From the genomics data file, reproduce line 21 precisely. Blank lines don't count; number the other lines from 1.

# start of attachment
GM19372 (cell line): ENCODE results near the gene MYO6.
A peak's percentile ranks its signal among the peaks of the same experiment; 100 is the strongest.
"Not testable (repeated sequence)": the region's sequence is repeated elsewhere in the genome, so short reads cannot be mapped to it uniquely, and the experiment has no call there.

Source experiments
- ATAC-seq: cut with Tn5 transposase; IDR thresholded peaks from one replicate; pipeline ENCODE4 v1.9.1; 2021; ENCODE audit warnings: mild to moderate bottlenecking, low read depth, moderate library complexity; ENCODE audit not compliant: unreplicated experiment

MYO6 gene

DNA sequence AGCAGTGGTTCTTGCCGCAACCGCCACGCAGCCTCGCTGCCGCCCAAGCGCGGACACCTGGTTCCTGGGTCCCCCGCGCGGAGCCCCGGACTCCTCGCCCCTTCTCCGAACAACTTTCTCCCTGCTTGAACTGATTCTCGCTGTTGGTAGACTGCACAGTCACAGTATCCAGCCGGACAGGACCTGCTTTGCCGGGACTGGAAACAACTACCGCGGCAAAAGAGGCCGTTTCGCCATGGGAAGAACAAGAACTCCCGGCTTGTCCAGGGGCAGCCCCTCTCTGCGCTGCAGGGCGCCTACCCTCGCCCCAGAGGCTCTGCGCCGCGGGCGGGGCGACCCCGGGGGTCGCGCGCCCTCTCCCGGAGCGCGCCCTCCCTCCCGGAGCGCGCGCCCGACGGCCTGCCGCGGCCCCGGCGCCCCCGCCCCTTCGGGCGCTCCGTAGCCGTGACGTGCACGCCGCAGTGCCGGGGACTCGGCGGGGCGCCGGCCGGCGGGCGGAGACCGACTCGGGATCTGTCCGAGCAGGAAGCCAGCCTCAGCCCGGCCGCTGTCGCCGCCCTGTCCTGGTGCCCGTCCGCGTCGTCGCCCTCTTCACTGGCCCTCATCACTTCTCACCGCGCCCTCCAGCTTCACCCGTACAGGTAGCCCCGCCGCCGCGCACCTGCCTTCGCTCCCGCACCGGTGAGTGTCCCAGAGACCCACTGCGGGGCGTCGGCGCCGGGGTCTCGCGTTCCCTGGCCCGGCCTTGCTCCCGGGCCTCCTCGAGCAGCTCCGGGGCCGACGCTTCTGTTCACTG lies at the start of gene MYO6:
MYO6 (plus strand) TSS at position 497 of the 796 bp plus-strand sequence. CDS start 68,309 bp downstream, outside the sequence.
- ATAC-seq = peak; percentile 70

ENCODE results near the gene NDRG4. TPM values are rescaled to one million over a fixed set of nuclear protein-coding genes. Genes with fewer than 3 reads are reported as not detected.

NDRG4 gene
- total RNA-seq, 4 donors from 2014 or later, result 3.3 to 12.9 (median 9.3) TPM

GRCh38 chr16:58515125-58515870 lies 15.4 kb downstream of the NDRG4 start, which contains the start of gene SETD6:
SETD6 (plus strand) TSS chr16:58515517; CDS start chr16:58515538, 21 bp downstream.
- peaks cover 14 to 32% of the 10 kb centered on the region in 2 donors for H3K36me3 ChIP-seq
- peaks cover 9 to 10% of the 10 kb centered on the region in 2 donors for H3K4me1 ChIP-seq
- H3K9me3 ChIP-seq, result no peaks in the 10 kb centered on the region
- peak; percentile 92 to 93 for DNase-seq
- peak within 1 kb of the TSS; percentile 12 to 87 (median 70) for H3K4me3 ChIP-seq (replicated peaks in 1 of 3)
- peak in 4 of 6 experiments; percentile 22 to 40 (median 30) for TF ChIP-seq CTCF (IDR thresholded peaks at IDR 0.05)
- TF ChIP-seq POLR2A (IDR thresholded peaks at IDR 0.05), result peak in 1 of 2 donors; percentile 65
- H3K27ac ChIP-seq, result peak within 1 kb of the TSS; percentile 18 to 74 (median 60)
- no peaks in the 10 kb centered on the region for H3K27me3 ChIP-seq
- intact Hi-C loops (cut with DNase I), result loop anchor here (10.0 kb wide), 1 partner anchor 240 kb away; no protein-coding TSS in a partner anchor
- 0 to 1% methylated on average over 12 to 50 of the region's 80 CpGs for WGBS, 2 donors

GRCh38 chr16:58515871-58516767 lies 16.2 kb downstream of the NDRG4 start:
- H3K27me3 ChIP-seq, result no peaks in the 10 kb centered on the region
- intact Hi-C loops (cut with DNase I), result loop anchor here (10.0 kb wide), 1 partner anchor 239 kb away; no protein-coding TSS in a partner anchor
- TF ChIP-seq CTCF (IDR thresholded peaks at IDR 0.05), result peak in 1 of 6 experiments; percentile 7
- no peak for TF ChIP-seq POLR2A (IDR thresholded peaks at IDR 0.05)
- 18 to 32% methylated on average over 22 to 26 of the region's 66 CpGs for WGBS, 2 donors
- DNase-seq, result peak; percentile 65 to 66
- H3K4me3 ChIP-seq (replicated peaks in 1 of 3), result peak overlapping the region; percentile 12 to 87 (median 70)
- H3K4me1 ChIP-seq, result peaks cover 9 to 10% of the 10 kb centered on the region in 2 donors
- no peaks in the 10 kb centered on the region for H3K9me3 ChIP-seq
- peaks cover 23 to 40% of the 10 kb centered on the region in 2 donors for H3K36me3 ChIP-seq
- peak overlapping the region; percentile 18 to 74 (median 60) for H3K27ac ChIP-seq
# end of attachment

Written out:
- TF ChIP-seq POLR2A (IDR thresholded peaks at IDR 0.05), result peak in 1 of 2 donors; percentile 65